If anything micromanaging a writer or an artist only keeps them from producing a quality story or piece of art. It makes us anxious and that anxiety is what’s conveyed on every page in between the lines of the story. That’s something readers can feel when they read their comics. It comes across in a forced line of dialogue, or an awkwardly drawn sequence of panels. It’s something the reader knows just doesn’t “feel” right.

Working in a field like publishing is requires an editor to trust their workers. To have faith in their ability to provide editor with the materials they can use to publish a quality book. If they can’t have faith in their people they won’t wake up with the passion and the heart to persevere and create the best quality stories.

Moreover, it’s very instinctive. There is no one “perfect” way to write a story or draw a character. Each artist or writer has their own interpretation of a character based on the guidelines given to them and the history of the character and the time they’re being written in. It’s the editor’s job to make sure that the he conveys the house standard to the writer and artist before they start work on a title.

As a writer, artist, and publisher, I believe in Do Unto Others as they Do Unto You. I wouldn’t want someone dictating to me on how to create my characters and my stories, and I don’t want to interfere in someone elses’ creative process on their characters and their stories.

That keeps that creator from being able to write the best quality stories possible. That keeps that artist from being able to convey the right images for their stories in the panels of their pictures.

I’ve had to work with other writers on commission projects (Lawrence Cherry on Commencement, a national bestselling author on her eBooks and another author on her first book Determination, Hard work and Support Equal Success) and I never touched their the heart of their story. If I did any editing, it was to help improve sentence structure and grammar. But I never did anything to their work without their permission. I understood that those were their words and their story.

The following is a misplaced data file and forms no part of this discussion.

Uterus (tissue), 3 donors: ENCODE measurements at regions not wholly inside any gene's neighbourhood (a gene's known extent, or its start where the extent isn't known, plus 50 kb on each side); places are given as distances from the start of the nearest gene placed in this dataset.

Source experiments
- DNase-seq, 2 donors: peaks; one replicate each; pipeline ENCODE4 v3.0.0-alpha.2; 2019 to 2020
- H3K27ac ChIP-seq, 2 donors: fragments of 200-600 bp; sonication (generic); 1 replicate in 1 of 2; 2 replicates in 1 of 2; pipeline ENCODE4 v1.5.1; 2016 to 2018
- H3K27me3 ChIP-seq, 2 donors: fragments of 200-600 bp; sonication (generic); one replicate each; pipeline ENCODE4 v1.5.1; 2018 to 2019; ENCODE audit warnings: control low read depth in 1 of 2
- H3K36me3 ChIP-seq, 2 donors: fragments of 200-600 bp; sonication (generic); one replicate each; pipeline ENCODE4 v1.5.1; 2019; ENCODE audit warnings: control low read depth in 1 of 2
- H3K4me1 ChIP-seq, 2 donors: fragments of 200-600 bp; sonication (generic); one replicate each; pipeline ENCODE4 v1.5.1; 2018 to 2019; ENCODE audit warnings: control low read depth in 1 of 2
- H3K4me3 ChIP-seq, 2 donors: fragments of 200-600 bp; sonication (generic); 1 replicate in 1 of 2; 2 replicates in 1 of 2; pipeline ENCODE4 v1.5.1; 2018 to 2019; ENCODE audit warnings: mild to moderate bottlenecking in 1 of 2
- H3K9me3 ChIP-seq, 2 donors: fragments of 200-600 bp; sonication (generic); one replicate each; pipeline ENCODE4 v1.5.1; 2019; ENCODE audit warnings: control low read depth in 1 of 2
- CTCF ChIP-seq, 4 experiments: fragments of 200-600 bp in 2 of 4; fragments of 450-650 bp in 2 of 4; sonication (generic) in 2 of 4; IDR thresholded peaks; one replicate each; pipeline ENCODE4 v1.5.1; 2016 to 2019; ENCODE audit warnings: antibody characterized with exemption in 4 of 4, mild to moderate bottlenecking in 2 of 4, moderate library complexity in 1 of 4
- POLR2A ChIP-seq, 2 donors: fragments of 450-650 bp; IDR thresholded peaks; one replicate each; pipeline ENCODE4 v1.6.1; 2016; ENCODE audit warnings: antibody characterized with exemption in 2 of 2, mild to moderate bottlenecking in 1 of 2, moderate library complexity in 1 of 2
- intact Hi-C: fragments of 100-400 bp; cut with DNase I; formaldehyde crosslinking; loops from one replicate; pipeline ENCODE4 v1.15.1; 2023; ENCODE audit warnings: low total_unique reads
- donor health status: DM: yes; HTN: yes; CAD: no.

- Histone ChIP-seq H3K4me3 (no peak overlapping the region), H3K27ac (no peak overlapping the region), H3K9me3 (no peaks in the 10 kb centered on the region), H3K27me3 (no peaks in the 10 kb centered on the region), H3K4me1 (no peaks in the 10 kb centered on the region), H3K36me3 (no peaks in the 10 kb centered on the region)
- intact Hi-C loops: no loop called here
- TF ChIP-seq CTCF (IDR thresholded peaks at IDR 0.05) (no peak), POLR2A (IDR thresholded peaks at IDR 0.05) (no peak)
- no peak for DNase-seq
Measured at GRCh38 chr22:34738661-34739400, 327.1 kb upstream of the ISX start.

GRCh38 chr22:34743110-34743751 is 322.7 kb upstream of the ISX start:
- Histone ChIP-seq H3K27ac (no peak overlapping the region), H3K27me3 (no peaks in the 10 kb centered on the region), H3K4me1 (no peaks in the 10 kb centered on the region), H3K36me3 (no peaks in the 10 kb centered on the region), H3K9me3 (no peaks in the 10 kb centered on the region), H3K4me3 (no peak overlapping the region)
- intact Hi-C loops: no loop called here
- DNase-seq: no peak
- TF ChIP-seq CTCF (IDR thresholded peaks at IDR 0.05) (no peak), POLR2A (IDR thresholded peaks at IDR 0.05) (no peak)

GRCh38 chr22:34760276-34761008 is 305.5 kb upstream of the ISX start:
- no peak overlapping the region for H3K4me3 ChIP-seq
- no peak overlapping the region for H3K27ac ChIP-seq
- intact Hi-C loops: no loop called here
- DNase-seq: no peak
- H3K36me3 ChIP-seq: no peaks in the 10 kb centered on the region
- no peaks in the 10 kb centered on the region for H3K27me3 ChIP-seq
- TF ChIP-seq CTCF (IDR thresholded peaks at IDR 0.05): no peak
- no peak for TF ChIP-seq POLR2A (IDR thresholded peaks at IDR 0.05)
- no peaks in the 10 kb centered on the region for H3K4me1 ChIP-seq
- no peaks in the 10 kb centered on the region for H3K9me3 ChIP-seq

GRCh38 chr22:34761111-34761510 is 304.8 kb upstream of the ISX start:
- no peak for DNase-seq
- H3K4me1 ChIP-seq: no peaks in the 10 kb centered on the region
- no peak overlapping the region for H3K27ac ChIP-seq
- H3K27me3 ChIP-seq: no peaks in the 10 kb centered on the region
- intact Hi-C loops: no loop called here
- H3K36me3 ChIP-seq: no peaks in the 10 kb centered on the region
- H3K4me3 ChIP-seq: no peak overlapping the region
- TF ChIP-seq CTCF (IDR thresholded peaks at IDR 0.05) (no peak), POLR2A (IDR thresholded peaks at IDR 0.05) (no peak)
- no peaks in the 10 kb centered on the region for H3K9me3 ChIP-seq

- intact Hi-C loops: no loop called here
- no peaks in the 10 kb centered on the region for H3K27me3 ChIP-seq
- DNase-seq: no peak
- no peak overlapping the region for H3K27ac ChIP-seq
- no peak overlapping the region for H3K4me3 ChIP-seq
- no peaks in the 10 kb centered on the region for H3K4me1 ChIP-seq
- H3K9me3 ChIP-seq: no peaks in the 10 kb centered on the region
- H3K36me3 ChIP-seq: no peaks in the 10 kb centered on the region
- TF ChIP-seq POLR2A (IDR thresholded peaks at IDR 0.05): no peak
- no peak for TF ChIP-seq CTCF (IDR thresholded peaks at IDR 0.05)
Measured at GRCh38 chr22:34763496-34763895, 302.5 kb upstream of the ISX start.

I may have suggested a thing or two (Commencement was originally be called Commencement of Faith before I told Larry that it was just easier for the reader to remember one word like Commencement), but I never demanded or insisted he do things my way. Again, I understood that this was his story and my job was to provide guidance and support to him in helping him create a book that would sell in the marketplace.

All of the writers I’ve had the pleasure of working with have gone on to have great success. In my role as an editor, I understood that it was my job to give them the space they needed to do their work and a helping hand when they needed it. As a publisher, I understood it was my job to take their raw unfinished materials (manuscripts, art) and convert them into an attractive product that would be appealing to readers when put on sale.

My job was not to re-write. My job was not to threaten or intimidate. My job was not to force people to do things one way. My job was to serve those writers and give them the wisdom of my experience and the guidance they’d need to take their stories in the right direction. I spent more time listening to the people I worked with than talking to them.

It seems like no one at DC Comics understands the role of an editor. Most there see editing as an end to a mean, not a component of the craft of publishing. It seems profits and sales are coming first at DC and that’s sad. Because unless a publisher gives writers and artists the space to produce quality stories, they won’t be able to get the word of mouth that allows them to get those sales. It’s not fancy covers that sell comic books. Comics are sold based on the 22 pages of story presented in between the front cover and the back cover. If DC got back to focusing on stories, they wouldn't need to re-boot to 52 new titles every four or five years to get readers' attention.

1 comment:

  1. The height of unprofessionalism?
    More like lying and cheating and stealing. Sad that people do this.